Tomohiko Inui, Keiko Ito, Daisuke Miyakawa, 09 November 2017

Economists have recently tried to identify why some firms survive longer than others in export markets. This column examines the firm-level determinants of the duration of Japanese manufacturing firms’ exporting. It suggests that the degree to which products are differentiated matters for firms’ survivability, and that policies to support R&D activities thus indirectly contribute to increasing firms’ chances of survival in foreign markets.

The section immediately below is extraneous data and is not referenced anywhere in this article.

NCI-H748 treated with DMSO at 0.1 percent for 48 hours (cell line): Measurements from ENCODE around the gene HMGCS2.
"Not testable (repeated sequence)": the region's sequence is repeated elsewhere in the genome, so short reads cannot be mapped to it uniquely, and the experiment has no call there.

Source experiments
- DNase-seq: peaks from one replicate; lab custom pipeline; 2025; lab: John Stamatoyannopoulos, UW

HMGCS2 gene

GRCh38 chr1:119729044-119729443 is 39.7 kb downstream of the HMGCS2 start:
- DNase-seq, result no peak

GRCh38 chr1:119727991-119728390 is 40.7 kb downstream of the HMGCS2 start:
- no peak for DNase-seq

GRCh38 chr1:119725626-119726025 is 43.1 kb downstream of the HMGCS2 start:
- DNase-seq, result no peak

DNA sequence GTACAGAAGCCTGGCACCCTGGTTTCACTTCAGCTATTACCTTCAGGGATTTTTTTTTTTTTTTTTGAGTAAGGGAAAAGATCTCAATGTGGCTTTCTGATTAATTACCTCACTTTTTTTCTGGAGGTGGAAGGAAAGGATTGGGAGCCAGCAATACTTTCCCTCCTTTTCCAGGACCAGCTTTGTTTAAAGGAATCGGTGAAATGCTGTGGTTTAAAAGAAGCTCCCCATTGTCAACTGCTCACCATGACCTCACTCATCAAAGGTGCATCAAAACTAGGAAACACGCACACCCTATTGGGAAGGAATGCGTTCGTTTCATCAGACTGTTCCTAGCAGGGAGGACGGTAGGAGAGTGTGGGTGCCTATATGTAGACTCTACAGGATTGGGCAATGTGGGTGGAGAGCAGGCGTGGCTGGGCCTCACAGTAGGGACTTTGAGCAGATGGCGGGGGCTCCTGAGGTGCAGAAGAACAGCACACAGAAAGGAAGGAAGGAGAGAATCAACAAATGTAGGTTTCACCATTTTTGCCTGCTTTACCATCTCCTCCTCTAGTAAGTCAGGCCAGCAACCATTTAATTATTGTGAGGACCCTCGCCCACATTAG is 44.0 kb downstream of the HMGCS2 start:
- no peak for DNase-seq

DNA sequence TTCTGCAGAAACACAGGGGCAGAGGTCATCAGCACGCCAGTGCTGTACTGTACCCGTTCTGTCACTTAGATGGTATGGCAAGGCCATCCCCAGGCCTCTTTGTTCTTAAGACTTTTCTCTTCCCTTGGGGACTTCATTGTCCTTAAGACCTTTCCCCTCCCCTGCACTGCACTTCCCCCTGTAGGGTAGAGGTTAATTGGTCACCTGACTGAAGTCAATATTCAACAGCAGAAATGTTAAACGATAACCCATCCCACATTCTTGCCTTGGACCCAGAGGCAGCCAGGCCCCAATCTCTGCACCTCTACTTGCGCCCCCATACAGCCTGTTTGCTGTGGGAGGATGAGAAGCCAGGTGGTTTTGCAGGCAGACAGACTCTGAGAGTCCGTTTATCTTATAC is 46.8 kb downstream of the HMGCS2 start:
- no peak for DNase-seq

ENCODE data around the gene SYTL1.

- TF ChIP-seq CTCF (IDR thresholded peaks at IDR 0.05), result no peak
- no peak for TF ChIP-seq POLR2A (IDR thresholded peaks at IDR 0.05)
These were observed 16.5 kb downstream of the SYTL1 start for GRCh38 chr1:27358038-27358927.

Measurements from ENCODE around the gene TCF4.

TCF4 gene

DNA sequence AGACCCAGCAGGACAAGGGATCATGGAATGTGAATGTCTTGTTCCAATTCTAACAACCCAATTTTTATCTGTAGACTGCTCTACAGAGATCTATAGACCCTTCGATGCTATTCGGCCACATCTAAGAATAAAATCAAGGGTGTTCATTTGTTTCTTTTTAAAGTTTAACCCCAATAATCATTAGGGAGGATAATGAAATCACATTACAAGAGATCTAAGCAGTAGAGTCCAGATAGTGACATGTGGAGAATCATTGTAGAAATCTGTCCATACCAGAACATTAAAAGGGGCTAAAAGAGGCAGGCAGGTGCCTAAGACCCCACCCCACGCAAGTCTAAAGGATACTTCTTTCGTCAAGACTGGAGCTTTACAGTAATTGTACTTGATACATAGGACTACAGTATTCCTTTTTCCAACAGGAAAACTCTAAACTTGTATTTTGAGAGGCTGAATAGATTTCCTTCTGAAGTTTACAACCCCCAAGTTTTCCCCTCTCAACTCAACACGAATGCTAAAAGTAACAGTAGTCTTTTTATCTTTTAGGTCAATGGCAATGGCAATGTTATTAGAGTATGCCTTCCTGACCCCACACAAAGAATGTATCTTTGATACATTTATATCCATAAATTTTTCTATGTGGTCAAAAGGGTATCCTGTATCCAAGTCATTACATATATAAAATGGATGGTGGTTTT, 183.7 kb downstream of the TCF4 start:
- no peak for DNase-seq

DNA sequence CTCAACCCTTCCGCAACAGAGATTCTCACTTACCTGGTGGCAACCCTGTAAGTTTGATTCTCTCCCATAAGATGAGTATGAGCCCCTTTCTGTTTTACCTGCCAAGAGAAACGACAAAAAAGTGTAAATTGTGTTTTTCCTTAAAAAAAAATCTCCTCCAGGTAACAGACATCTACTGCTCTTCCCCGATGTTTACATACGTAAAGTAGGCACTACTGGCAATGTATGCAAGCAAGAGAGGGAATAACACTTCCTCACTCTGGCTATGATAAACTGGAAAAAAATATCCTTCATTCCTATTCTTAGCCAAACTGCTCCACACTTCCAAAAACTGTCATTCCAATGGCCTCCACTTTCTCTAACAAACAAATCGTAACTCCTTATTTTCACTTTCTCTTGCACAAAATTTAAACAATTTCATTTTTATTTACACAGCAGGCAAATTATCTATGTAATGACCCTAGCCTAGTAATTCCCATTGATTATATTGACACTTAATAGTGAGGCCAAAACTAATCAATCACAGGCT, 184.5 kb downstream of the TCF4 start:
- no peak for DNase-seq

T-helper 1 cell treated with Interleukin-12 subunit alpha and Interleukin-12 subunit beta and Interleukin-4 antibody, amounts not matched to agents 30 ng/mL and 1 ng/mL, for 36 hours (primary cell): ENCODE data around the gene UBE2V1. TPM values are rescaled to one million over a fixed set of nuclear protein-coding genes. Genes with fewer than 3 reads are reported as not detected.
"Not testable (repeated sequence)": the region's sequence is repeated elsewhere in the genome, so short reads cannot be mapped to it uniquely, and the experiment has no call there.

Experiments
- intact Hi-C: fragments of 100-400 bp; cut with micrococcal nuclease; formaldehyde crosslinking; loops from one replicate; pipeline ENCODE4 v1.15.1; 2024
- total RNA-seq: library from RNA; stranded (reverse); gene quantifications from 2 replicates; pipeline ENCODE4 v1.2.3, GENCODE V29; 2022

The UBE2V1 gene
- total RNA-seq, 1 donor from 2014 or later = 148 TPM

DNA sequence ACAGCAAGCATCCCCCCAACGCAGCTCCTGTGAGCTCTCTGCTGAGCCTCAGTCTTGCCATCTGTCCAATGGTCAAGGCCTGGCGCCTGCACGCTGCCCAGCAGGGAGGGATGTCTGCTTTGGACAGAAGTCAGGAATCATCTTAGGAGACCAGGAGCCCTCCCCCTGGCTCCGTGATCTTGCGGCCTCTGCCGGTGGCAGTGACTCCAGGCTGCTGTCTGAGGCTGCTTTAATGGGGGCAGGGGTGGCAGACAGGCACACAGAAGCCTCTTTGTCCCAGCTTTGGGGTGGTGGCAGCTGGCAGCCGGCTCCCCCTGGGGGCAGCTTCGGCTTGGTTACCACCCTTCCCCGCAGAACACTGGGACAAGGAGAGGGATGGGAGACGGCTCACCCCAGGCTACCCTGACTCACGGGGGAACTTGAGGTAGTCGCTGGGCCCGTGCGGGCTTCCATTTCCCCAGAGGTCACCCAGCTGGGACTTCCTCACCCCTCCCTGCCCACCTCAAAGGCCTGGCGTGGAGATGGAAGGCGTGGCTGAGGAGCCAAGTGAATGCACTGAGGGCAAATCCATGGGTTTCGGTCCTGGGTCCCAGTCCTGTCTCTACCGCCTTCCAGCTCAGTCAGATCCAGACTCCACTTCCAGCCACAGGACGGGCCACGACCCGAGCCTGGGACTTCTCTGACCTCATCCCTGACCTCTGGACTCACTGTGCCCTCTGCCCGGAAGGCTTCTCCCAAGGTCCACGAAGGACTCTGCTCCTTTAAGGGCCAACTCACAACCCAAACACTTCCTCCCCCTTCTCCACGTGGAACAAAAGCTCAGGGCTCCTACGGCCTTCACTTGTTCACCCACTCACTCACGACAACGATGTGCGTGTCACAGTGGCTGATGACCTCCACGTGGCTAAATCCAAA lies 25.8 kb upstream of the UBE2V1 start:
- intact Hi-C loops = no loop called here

Hyeog Ug Kwon, 20 October 2015

Though Japanese firms benefit from a high-quality workforce and invest in R&D as much as their US counterparts, they fall behind US firms in terms of their earning power. This column suggests that corporate structures in the two countries could be an explanation for this phenomenon. The findings indicate that CEOs of US firms aim to maximise profits, whereas CEOs of Japanese firms prioritise long-term corporate survival.


CEPR Policy Research